After the acute period and once the problem of blocks has been resolved, the most feared complication associated with ASA is the development of malignant ventricular arrhythmias. Whether this treatment is proarrhythmogenic remains a matter of debate. There are studies that demonstrate an association between the occurrence of late enhancement in cardiac magnetic resonance imaging and the development of nonsustained ventricular tachycardia.11, 12 Despite the fact that ablation produces a scar that can be detected and quantified by magnetic resonance, this relationship has not been clearly demonstrated in the context of ASA. In one of the earliest studies, in which the risk profiles of 100 consecutive patients were compared over a 1-year follow-up period, the authors observed a significant reduction in the risk markers for sudden death, such as syncope (31% vs 1%) or abnormal blood pressure response to stress testing (23% vs 1%), with no significant changes in nonsustained ventricular tachycardia (19% vs 19%).13

The beneficial impact of surgical myectomy on survival in patients with HCM has been clearly demonstrated. There are studies that show an improvement in overall survival following myectomy,8, 9 and there may be a reduction in the rate of sudden death. It has been argued that the hemodynamic improvement associated with the treatment would reduce not only events related to heart failure, but the risk of arrhythmias as well.

There is little information on the long-term complications of ASA compared to those of myectomy. The available data are provided by 2 recently published meta-analyses, one of which included 360 patients (5 studies)5 and the other 706 patients (12 studies).6 Neither of these meta-analyses revealed significant differences between the two therapeutic options in terms of mortality. Given the particularities of this disease, its marked heterogeneity, and its relatively low prevalence, it is highly improbable that the results of a randomized study that resolves some of these doubts will become available in the near future.14

Technical aspects

As occurs with every technique after it is first described, the surgical treatment of obstruction underwent a development process in which different approaches were tested. In the sixties, there was debate as to whether the best treatment for obstruction was septal myotomy alone (in which a longitudinal incision was made in the septum without myocardial resection), myectomy with wedge resection of the septal wall, or isolated mitral valve replacement. On the other hand, with respect to the optimal approach, left ventricular apical, left ventricular, and transaortic access have all had their advocates. At the present time, the surgical technique is well accepted and is carried out with few differences between surgical teams from one hospital and country to another. Transaortic myectomy is now considered the technique of choice.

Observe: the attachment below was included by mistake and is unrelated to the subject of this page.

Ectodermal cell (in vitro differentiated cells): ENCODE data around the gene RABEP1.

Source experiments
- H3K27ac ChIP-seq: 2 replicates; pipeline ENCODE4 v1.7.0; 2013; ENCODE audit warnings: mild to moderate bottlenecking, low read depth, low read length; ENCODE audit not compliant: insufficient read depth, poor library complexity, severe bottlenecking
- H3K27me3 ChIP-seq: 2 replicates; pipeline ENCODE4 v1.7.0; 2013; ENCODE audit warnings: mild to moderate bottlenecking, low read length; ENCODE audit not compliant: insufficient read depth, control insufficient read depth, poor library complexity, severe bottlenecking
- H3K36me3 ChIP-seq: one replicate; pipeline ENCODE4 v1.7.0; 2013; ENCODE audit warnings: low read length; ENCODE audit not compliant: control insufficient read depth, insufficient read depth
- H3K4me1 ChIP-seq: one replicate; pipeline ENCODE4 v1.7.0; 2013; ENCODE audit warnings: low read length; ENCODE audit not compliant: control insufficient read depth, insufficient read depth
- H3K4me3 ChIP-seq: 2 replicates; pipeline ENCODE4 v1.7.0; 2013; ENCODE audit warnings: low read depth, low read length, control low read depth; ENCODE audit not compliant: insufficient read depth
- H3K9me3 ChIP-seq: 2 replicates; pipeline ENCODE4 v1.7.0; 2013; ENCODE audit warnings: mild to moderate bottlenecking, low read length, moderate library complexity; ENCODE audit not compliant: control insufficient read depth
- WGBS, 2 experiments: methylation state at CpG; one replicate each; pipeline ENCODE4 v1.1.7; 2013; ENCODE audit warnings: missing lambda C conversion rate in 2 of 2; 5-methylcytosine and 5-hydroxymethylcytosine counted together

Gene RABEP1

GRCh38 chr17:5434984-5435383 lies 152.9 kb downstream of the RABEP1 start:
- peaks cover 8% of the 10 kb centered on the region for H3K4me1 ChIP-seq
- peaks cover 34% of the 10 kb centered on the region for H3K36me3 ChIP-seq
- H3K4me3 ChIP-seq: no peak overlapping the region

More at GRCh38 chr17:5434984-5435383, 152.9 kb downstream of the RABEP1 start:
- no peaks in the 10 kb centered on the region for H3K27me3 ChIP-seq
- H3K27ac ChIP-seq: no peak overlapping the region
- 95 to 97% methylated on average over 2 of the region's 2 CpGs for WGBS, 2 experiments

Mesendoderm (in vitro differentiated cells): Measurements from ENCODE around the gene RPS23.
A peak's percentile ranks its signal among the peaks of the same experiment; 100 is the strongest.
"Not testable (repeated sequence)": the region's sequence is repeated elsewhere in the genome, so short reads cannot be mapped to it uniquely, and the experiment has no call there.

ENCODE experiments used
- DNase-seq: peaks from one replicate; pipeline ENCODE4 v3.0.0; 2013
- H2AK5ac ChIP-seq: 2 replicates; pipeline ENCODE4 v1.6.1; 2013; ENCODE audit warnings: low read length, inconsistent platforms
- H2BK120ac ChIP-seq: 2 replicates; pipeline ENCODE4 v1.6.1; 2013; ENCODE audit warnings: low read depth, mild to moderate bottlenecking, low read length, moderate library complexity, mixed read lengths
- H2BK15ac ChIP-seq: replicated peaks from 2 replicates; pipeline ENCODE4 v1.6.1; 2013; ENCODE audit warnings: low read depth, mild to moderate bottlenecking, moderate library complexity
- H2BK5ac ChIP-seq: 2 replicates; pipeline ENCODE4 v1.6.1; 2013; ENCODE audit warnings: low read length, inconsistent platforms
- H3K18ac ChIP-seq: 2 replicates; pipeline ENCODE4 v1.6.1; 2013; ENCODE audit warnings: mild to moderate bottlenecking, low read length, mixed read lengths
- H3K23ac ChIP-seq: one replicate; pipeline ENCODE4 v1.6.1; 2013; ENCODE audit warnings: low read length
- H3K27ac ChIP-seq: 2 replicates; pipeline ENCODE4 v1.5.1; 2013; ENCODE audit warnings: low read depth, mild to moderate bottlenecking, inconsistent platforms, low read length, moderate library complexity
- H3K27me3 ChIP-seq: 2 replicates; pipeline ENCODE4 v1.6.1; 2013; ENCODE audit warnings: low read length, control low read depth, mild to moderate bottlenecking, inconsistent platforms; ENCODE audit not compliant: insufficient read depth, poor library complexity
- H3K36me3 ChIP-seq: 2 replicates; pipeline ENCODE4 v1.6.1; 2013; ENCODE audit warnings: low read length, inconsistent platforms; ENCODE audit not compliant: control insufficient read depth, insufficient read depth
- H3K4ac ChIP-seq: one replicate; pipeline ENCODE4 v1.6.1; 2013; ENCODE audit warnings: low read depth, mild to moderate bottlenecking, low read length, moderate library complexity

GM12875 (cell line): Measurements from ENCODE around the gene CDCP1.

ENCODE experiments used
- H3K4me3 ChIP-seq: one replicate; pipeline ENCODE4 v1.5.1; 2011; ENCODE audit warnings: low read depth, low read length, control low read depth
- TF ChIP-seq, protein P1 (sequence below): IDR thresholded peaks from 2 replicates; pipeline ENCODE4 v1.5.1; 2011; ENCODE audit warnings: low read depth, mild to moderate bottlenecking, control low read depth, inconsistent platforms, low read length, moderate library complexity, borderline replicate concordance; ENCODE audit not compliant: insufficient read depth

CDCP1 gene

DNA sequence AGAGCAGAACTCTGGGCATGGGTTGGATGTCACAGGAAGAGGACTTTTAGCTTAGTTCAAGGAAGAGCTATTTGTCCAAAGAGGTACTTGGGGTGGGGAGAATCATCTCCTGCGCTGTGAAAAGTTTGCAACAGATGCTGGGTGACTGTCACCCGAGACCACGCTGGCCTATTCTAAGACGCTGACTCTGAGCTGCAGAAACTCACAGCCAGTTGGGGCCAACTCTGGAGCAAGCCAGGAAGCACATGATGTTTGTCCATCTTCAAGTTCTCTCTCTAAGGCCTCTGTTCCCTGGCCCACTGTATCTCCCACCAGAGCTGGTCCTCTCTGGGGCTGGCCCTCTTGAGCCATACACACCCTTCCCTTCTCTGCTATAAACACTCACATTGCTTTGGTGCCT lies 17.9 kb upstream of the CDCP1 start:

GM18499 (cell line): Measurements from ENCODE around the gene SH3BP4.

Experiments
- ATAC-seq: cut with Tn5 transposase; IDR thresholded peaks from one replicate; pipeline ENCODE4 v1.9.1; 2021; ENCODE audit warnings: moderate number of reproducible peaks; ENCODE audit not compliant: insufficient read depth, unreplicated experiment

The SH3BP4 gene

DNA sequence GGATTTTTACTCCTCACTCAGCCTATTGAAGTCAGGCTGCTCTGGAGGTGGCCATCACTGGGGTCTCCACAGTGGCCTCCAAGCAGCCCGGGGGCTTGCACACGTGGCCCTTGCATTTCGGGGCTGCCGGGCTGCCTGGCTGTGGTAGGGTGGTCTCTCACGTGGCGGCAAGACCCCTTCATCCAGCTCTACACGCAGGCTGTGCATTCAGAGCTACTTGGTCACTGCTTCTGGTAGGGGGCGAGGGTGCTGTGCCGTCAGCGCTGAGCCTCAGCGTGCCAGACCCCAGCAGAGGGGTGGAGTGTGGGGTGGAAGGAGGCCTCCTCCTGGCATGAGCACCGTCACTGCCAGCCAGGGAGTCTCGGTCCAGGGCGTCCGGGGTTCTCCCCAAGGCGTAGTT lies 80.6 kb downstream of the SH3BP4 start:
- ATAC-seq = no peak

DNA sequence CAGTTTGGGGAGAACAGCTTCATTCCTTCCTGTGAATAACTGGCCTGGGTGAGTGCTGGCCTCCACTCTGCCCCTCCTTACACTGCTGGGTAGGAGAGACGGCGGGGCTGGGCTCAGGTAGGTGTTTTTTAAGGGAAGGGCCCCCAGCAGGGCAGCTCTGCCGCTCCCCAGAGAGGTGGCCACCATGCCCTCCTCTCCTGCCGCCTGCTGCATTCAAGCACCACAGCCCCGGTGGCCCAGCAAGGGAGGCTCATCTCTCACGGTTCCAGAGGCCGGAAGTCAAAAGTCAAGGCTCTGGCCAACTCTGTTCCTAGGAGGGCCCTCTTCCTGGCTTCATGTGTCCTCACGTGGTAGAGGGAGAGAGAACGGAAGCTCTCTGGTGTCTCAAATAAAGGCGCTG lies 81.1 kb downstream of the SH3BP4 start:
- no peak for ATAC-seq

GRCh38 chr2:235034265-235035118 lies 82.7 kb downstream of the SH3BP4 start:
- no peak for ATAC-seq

With regard to ASA, there are certain important aspects of the protocol that have yet to be established and that may be determinants of the acute and chronic results (Table 1). At most centers, the technique performed is that proposed by Faber et al.,15 which incorporates the assessment of the distribution of the echocardiographic contrast prior to alcohol injection. Some series that include patients treated during the early years of the development of the technique report a higher percentage of complications, a circumstance that could be related to the use of a greater volume of alcohol. In this respect, the results of one study published after the meta-analyses, which compares the results of ASA and myectomy in a center in The Netherlands,16 warrants special consideration. In that report, the annual rate of cardiovascular death or ICD discharge was 5.2-fold higher in the ASA group than in the myectomy group (4.4% vs 0.9%). Despite the fact that the study was not randomized, the characteristics of the patients in the 2 groups overlapped. The procedure was completed when resolution of the obstruction was achieved in the laboratory. The first patient of this series was included in 1999 and the first 25 patients received large volumes of alcohol (4.5mL), approximately twice the amount employed at the present time. Despite the fact that it is very common to observe a reduction in the gradient during the procedure, the beneficial effect is the consequence of a slow process of fibrosis and ventricular remodeling that is not achieved until some months later. The relationship between the acute results and the long-term benefits is poor. This report is highly illustrative of an entire series of technical aspects that remain to be defined, and could explain the differences from one center to another in terms of the results obtained. (Unfortunately, most of the studies on ASA do not describe the technique employed in such great detail.) The alcohol was administered in small boluses of 0.5mL separated by 5-min intervals during which saline was perfused. In the cases in which an acute reduction in the gradient was not achieved after the injection of 2.5mL of alcohol into a septal branch, a second branch was treated during the same procedure. Most groups postpone the treatment of a second branch, should it be necessary, for a few months, although there is no evidence that this is the best decision.